The Polish Liberators: Not forgotten in the Netherlands
By Hubert Kozieł
Commemorating the Polish liberators in Driel.
A young Dutch girl is holding a tablet. On the screen of this device you can see the map illustrating the route that Polish veteran Henryk Rećko during WWII. Henryk was from Sokółka, a small city in eastern Poland. The Soviet occupying troops took him to a forced labor camp in eastern Siberia, near Vladivostok. He escaped and went through Iran, Egypt, South Africa, Brazil and the United States to Scotland, where he joined General Stanisław Maczek’s 1st Armored Division, with whom he participated in liberation of the Netherlands. After the war, he was unable to go back to Poland, so he stayed in the Netherlands. The girl informed me that he was a close friend of her father as she told me this amazing story at an event commemorating the 75th anniversary of the start of the Liberation of Netherlands, in the city of Terneuzen. I was there on a press trip organized by the Liberation Route Europe.
I was really surprised how important it was for the Dutch to keep the memory of their Polish liberators alive. In the photos depicting liberation of the Netherlands that the local population greeted the Polish soldiers in 1944-45 very warmly and quickly created the bonds of friendship with them. Some took it further, and married Dutch women, making a choice to spend the rest of their lives in the Netherlands. In Breda, we met the child of one of these Polish liberators – Lt. Col. Frans Ruczynski, chairman of the General Maczek Museum. Many of these men were unable to cross the Iron Curtain and return to Poland, and as such integrated into local Dutch communities. They became the living reminders of the liberation, but also of the Poland’s cruel fate during the WWII. Ruczynski also showed us the grave of general Maczek, the graves of his soldiers, and the place where the Maczek Memorial Museum will be constructed. In this city, you could find two monuments associated with the Polish soldiers. One of them depicts the White Eagle, the national symbol of Poland, defeating a German eagle. The other depicts a German Panther tank captured by Poles and sent to Breda as a gift. We were also able to witness where the bloody and surreal battle for a small piece of polder at Kapelsche Veer.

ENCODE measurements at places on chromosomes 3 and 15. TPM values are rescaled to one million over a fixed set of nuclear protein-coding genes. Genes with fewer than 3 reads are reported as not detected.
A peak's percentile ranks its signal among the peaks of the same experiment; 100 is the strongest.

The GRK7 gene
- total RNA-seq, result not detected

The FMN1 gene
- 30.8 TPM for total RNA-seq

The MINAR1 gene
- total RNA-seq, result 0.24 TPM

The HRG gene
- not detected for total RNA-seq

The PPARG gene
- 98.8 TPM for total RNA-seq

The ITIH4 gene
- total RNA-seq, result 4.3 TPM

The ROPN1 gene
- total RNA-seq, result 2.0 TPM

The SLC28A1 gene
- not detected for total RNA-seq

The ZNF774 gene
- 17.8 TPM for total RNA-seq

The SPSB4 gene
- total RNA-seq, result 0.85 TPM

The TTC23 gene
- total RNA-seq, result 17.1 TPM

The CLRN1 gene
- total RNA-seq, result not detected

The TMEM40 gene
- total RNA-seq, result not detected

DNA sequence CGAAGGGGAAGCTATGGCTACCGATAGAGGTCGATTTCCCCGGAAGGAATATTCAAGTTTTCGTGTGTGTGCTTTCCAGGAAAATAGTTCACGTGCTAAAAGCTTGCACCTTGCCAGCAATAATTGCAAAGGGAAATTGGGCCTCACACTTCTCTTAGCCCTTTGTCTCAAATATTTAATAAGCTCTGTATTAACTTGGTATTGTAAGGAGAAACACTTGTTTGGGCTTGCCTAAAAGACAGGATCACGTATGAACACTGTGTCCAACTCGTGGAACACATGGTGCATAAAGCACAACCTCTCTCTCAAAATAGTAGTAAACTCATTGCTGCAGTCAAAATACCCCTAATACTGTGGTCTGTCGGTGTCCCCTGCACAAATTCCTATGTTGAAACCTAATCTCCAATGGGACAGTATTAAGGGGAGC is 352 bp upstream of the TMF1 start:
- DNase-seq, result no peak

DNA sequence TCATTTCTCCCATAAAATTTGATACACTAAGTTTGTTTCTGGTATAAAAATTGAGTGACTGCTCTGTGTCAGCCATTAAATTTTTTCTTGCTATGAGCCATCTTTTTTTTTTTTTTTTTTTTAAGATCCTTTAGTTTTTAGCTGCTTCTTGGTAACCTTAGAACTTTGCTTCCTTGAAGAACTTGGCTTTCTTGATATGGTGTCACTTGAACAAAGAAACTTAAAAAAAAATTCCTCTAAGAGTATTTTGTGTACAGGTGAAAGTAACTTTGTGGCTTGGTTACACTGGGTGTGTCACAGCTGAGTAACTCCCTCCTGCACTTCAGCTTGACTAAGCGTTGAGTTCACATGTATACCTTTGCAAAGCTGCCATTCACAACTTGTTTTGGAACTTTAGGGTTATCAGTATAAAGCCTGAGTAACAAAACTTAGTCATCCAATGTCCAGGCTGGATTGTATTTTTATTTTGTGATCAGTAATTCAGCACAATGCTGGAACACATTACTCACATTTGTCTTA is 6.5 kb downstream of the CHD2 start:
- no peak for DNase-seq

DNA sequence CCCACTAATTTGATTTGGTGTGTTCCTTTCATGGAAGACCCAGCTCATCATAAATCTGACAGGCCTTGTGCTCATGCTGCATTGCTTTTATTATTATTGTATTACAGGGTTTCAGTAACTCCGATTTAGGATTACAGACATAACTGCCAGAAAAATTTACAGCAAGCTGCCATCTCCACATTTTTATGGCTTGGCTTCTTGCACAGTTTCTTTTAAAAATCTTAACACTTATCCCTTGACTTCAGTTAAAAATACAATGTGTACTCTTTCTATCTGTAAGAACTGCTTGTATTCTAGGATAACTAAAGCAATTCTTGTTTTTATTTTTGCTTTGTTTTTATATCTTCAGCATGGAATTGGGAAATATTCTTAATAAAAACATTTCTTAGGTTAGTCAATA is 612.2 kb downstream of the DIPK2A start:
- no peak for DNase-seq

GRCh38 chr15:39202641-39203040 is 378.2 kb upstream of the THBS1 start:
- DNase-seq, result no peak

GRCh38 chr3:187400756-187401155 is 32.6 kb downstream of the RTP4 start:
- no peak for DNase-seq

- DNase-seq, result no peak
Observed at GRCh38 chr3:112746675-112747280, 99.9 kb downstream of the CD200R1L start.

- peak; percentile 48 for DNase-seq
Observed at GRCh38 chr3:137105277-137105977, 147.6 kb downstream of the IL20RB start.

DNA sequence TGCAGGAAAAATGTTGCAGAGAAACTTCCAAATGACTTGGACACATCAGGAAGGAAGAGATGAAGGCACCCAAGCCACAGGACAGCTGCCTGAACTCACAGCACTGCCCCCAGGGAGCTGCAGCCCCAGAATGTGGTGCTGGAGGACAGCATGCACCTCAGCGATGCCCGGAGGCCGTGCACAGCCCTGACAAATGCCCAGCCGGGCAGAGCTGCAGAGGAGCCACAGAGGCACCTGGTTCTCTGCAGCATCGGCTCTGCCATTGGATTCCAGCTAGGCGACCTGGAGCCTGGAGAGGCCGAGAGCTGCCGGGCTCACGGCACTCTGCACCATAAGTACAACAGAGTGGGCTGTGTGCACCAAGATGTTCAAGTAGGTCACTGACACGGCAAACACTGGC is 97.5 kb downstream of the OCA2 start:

At the Liberation Museum Zeeland in the village of Nieuwdorp we could see, among other unique exhibits, the “triumph gate” that the local villagers constructed to greet the liberators from the Polish 1st Armored Division, which was inscribed with “Dank an den Polen bluft ons bevolen” (“Thanks to the Poles for liberating us”). I also enjoyed finding traces of the Poles at the Airborne Museum Hartenstein in Oosterbeek and Museum “Ergens in Nederland 1939-1945” in Emmen – a great private collection of weapons, uniforms and military memorabilia. At the commemorations in Terneuzen, among the veterans greeted by the King of the Netherlands Willem Alexander, there were two Poles – one from the Maczek’s division and one from the 1st Independent Polish Paratroop Brigade, which fought during Operation Market Garden.
In Oosterbeek, I was excited to look from the bank of the Rhine to where the Polish paratroopers landed at Driel. I was thinking about the desperate efforts of these troops to help the British at the Oosterbeek and about how close the British XXX Corps was from Arnhem. Arno Baltussen, chairman of the Foundation Driel-Poland, had shown us the places in Driel associated with the Polish Airborne troops. His aunt, Cora Baltussen was a nurse who cared for soldiers in 1944, and later she helped to rehabilitate General Stanisław Sosabowski, the commander of the Polish Parachute Brigade – a great soldier who was made a scapegoat for Montgomery’s military disaster in Arnhem. It was very heartwarming to see the monument dedicated to general Sosabowski in Driel funded by the British veterans of Market Garden. The sacrifice of the brave Polish soldiers has not been forgotten.
Hubert Kozieł (born 1983) is a journalist working for the Polish daily newspapers “Rzeczpospolita” and “Parkiet” (where he writes articles mainly about economy and financial markets), and also for the historical monthly magazine “Uważam Rze Historia”.
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